UNP Grocer 44217 Co-Op CEO Shirine Khoury-Haq Manchester019

Shirine Khoury-Haq, CEO of Co-op & co-chair, Net Zero Council

Economists have used the term ‘permacrisis’ to describe the decade in which we are living. In brief, this describes a series of extraordinary macroeconomic and geopolitical global events, combined with domestic instability, which together create a prolonged period of crisis and uncertainty – a ’new normal’ for all of us. 

For businesses facing long-term decisions, including how they can balance sustainability and profitability, these conditions are far from ideal. Throughout this period, the UK Climate Change Committee has also consistently pointed to a lack of policy implementation to underpin the government’s legally binding 2050 net zero target.

While there has been progress on the development of green technologies, lack of certainty, consistency and therefore confidence act as barriers for businesses looking to make significant green investments and decarbonise.

For small and medium-sized enterprises, current economic conditions and the resulting impact on operations and profitability mean investing in decarbonisation is even more difficult. The UK Business Climate Hub seeks to address this by providing SMEs, who we know are enthusiastic about playing their part, with the tools they need to understand and overcome these barriers.

Communication is key

While the size of investments may differ in large businesses, certainty, consistency and confidence would also benefit larger UK organisations. Legislative commitments and post-COP28 pledges are definitely welcome on this subject – but greater collective clarity must be achieved through collaborative engagement with government.

That’s why I’ve been pleased to co-chair the government’s Net Zero Council with minister Graham Stuart over recent months. To ensure we’re in a position to seize the opportunities that the transition to net zero will present, it’s vital that government and businesses of all sizes work in concert on this vital agenda. It is clear that investment, government policy and business implementation will all continue to be critical.

The Net Zero Council, as well as organisations and industry bodies across the UK, know this is not only a business issue. Any government and business action will only be successful if it is aligned with communication with, and action by, consumers.

At Co-op, we strongly believe this work must include and engage young people, who will inherit the planet after those of us in positions to make a difference today either succeed or fail in our efforts.

In our recent investigation into Gen Z views on net zero, shifting to more renewable energy sources such as solar and wind was viewed as the most important action the UK government could take by 92%. While there was recognition of the important role that members of the public can play in tackling climate change – 86% of young people believed reducing energy use at home was an important action – they believed action at a system-level would have the biggest impact.

As many as 67% of young people saw policymakers as having the primary responsibility for ensuring the UK reduces its emissions to hit its net zero targets. And 30% agreed national and local government had a key role to play in supporting climate change initiatives, making it easier for people across society to make the necessary changes.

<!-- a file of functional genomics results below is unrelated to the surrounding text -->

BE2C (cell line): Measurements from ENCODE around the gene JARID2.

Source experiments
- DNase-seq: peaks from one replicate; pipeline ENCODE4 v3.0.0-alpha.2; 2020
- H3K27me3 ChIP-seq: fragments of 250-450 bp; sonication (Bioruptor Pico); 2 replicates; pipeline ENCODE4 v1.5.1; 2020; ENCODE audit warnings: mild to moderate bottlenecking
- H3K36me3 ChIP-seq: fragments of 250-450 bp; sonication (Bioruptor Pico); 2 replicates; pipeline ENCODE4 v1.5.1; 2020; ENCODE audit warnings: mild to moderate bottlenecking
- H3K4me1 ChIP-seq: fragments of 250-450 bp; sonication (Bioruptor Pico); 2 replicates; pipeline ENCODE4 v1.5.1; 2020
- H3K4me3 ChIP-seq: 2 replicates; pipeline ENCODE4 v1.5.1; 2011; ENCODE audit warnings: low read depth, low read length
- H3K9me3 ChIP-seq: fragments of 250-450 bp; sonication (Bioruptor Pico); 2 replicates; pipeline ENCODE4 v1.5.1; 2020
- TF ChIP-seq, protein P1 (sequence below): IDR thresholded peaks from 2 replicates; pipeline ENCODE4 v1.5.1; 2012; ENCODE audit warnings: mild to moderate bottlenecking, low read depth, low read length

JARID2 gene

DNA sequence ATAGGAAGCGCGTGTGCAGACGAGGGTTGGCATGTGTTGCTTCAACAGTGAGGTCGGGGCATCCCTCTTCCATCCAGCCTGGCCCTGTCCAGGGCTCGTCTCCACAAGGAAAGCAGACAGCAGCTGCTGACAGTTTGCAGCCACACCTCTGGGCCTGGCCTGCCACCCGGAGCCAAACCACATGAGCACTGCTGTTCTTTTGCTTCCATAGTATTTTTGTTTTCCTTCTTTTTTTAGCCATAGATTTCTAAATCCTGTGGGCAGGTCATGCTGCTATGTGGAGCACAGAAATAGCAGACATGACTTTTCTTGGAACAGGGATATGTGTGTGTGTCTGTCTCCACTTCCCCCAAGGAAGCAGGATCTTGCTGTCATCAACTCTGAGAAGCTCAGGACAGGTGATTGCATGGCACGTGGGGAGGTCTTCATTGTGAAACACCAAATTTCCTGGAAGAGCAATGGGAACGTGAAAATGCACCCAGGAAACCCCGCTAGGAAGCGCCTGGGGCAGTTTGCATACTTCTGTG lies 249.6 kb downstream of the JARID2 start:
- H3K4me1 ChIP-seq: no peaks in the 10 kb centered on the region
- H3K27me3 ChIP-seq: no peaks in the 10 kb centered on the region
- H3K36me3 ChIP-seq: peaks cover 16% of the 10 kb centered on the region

Actions we are taking at Co-op 

We believe in action, not just words, on the climate agenda. In recognition of this, Co-op was named ‘Climate Leader of the Year’ by the first Fairtrade Global Awards, in acknowledgement of its commitment to ‘innovate and generate impact to tackle the climate crisis’. It was also honoured with a Queen’s Award for Enterprise for Sustainable Development in 2022.

Continuing this good work, Co-op recently signed a 15-year Corporate Power Purchase Agreement with Voltalia. This agreement will see Co-op source electricity for its estate from a 62,500-panel solar farm near Scarborough in North Yorkshire, accounting for up to 7.5% of our total electricity needs when fully operational.

We’re incredibly proud of this agreement and recognise increasing the UK’s renewable energy capacity as an integral part of achieving our net zero targets, but we know more needs to be done across the UK to decarbonise the grid so that every business and household is being powered by green energy.

This can only be achieved through a combination of private and public investment, and I hear that more businesses could be making more sustainably minded decisions if they had greater confidence in the factors outside their control.

Where do we go from here?

Understanding all of the moving parts will not always be possible, and we will have to take risks along the way while ensuring businesses of all sizes continue to thrive. However, as we don’t have a back-up planet, the transition to net zero is not optional. 

Despite the enormous uncertainty that defines this era, there is still opportunity and appetite across UK businesses to work with government and consumers on this most critical of issues. To date, our nation has led the way in decarbonisation and we have a real opportunity to regain this leadership position.

I take encouragement from the collaboration that is in progress, as well as the open communication and sharing of best practice through so many different means – but we must not get distracted or complacent. For the sake of our children, we must continue to do all we can to achieve our net zero goals both in the UK and across the world.